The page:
Keen offshore anglers have had mixed results with fish hot to trot one day and playing hardball the next but that should all change once the good water arrives.
While it can be pretty frustrating for anglers, these hot-and-cold results are pretty standard for late spring and early summer. The good hot water has only just settled in as you read this, so many northern pelagic species are only very new arrivals.
The resident fish, which have just gone through a fairly cool winter and spring, are shutting up shop until water temperatures stabilise.
Last time I headed out the water was 23°, warm and blue but with virtually no current. It was a great temp and certainly looked the goods but things were very slow indeed. As they say, ‘No run, no fun’ and until the current kicks into gear we can expect patchy results.
The new rise in water temp did bring down a few northern visitors, with cobia showing up in their usual haunts just off the Jail, as well as in the Macleay River. No real monsters as yet, just a sprinkling of 3kg to 12kg fish to whet the appetite but fingers crossed for a simular run to the past few seasons.
Some good kingfish turned up at Black Rock the other week with reports of fish up to 20kg cruising around. Fish Rock has been much the same, with those putting in a little effort with sizable live bait fooling some of these bigger fish.
Kings can be super-aggressive at times but they’re far from silly. They often become extremely focused on specific bait species and when they are and you haven’t got a tankful of what they’re on, it can be very frustrating indeed.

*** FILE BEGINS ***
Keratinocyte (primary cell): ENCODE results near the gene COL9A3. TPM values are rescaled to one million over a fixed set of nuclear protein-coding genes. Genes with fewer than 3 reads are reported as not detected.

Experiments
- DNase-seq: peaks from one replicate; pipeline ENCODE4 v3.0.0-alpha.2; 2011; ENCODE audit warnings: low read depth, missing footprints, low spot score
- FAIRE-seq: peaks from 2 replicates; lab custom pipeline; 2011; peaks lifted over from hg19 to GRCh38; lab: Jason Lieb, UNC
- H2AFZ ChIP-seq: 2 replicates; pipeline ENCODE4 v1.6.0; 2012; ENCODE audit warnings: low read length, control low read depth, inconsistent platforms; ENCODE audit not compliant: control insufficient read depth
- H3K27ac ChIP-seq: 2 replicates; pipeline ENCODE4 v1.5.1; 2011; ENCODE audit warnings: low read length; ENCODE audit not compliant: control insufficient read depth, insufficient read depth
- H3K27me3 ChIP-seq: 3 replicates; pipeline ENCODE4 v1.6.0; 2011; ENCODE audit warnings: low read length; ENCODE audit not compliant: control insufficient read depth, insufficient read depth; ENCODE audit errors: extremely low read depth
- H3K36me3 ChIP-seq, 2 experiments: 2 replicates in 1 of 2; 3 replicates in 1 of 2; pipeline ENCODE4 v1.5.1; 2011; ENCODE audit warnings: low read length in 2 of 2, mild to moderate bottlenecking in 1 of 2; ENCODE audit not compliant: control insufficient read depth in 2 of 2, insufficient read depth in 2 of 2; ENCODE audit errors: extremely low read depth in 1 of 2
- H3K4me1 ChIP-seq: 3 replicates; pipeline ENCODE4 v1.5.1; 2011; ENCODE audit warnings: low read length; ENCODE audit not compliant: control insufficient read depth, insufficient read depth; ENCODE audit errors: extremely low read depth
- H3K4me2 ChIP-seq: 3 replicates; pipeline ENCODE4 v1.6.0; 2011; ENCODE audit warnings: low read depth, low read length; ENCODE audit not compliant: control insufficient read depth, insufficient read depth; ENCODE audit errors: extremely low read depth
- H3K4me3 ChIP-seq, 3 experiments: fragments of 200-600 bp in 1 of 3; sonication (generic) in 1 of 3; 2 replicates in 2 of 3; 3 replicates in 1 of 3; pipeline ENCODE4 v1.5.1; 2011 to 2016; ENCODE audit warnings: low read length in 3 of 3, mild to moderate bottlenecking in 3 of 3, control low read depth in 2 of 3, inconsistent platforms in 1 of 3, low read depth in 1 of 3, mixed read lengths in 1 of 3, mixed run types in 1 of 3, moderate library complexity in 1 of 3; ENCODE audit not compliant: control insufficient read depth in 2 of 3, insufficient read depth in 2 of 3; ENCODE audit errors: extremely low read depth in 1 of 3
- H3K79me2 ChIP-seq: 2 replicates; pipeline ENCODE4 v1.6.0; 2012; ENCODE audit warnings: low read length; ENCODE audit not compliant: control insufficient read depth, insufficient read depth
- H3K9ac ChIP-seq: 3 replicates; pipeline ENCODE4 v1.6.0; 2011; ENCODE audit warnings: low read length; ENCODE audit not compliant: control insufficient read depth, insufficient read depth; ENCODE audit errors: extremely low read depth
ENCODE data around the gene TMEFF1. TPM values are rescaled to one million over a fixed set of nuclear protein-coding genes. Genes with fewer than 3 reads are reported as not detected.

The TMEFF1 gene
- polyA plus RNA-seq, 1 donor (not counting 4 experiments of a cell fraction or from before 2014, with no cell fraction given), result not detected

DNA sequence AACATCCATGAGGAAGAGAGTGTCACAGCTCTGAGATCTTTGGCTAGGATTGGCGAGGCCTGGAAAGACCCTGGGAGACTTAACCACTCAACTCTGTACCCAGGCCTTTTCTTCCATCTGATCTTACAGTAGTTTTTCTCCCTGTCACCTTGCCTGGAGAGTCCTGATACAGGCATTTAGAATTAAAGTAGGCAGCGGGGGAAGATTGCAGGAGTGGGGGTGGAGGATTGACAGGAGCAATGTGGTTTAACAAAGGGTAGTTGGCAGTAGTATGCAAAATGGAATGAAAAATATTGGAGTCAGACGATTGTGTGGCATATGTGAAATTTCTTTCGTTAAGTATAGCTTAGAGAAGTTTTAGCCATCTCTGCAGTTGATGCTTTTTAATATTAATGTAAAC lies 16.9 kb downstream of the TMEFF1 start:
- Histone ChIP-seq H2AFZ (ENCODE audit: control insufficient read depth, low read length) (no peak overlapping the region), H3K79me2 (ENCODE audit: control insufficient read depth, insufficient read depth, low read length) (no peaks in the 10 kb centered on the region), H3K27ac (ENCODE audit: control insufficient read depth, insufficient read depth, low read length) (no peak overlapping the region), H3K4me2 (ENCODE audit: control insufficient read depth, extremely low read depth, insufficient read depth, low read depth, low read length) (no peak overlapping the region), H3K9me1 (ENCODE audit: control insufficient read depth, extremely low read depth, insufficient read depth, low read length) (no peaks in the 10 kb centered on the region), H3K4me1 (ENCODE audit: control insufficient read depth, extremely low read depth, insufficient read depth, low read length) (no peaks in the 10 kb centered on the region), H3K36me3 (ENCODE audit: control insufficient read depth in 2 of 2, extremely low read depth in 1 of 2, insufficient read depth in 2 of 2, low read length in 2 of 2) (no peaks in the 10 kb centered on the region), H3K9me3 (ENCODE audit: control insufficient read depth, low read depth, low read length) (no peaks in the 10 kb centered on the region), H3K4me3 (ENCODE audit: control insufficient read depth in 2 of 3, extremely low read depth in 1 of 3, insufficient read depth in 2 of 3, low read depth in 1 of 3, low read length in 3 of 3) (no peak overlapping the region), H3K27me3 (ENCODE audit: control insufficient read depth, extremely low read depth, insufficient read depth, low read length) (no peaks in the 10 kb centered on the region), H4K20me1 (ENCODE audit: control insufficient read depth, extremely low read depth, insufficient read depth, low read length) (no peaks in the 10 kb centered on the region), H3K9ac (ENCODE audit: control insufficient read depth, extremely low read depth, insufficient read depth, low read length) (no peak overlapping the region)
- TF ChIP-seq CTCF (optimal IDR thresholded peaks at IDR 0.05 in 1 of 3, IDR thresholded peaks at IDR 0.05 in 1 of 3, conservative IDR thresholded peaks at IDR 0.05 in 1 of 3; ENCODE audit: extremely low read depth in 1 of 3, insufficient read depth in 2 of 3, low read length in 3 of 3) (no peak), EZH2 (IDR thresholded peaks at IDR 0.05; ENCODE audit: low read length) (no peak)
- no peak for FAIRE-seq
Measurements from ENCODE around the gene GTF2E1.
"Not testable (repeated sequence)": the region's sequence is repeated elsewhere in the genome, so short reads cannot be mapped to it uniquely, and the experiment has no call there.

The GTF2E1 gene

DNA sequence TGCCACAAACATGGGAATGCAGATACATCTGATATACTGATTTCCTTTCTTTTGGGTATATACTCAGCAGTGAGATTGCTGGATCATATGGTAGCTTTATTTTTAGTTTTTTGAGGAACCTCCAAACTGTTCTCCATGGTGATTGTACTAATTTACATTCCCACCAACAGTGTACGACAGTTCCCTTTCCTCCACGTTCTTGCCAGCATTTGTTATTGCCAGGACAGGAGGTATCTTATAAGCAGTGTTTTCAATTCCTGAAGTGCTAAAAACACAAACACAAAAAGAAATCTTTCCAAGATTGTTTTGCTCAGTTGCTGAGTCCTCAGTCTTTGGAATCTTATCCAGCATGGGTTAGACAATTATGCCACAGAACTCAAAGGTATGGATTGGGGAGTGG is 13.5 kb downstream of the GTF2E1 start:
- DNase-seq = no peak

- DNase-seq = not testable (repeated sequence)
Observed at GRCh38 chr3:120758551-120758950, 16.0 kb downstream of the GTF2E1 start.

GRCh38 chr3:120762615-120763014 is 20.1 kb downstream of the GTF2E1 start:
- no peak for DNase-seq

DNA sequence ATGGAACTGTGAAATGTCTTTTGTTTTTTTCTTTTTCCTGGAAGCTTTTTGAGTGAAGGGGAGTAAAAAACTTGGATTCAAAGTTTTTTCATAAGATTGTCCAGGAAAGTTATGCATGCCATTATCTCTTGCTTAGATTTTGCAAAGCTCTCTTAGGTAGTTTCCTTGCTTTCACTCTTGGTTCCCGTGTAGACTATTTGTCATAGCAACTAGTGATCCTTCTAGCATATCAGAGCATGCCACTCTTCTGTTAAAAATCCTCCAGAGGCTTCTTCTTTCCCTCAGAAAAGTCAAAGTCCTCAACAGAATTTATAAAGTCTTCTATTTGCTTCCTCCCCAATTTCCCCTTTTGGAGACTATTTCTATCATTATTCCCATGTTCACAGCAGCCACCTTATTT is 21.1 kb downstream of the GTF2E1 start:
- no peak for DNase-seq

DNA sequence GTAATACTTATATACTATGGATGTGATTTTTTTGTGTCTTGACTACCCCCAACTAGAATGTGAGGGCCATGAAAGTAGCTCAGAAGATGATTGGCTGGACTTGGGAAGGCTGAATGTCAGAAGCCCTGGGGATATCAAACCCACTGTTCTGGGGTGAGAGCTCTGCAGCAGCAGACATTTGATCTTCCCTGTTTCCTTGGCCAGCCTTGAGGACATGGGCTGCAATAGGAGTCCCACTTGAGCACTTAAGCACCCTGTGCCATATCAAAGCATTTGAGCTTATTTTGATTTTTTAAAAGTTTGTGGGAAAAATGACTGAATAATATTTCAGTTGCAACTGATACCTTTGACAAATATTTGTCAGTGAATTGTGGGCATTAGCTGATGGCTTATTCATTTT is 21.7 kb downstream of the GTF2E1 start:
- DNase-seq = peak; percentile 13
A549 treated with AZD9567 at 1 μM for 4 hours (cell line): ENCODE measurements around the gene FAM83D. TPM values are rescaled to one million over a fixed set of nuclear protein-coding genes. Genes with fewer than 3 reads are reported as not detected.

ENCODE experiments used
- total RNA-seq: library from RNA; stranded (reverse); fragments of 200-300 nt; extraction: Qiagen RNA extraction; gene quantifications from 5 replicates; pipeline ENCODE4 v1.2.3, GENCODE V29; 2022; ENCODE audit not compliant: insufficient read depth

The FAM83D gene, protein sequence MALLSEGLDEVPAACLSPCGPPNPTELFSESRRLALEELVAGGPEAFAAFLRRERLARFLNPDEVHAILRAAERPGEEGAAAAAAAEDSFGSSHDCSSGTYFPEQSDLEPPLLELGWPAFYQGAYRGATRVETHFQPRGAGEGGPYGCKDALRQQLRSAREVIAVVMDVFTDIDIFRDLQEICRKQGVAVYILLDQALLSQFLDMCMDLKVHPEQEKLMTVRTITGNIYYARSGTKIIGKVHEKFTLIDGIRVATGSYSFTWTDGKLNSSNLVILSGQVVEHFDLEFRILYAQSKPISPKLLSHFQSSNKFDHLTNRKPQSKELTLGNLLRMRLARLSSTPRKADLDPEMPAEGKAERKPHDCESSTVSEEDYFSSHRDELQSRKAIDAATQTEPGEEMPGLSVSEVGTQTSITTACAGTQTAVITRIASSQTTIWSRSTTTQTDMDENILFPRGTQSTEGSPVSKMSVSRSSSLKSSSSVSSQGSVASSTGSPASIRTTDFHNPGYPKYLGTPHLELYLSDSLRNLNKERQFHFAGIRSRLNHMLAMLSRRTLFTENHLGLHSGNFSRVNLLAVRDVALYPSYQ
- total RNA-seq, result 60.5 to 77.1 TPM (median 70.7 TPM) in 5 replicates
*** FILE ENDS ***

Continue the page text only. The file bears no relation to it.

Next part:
Lures can work well when the kings are being fussy as long as you mix it up with a range of surface lures, jigs and plastics.
Keen game fishos are eagerly a waiting the first signs of inshore marlin. The water is the right temp but there’s little bait at present. Again, once the current kicks on, we can expect some small black marlin, stripes and cobia to hit the inshore grounds.
As yet, only a few cobia have turned up. Any day now things can fire up, so keen you eyes and ears open, and if you see baitfish rippling from the jail wall, hook the boat up and see if there are billfish under them.
The Macleay River has had one of the worst runs of jewfish since I’ve lived here. Maybe I’m just getting worse at catching them, because I haven’t caught one in three weeks, but according to others who also regularly chase them, thing are pretty grim.
Exactly why the jewies have been super-slow in unclear. I’m hoping it’s just a seasonal thing where they’ve simply headed way up river or out to sea and will return with a vengeance.
To compensate for the lousy run of jewfish, some serious flathead have made a welcome appearance.
It’s funny: I went up to Yamba last month because the jewie fishing here was so lousy. And, try as I did, I caught only big flathead.
Then, when I headed back home hoping the jewfish had returned, I got bombarded with more big flathead. I know I’m being a fussy bugger but when you’re chasing jewfish you want to catch jew. Conversely for flathead.
Now I’m specifically setting out to catch big flathead and I bet next trip I snare a jew!
There’s been some pretty good bream action in the Macleay with a sprinkling below the boat ramp and good numbers up towards Jerseyville. The deep walls have been reliable with the run-in and run-out tides producing fish.
As the water warms even more, start heading farther up-river with Benalong up to Frederickton usually well worth a throw.
Bass have come good up-river with plenty of locals sneaking up and finding good numbers of fish above Greenhills. The small water is also fishing well, with most of the rocky pools above Belgrave Falls coming to life again.
The water is bath warm up-river, around 26°, and the local bass have been more than keen to belt surface lures again.Reads: 854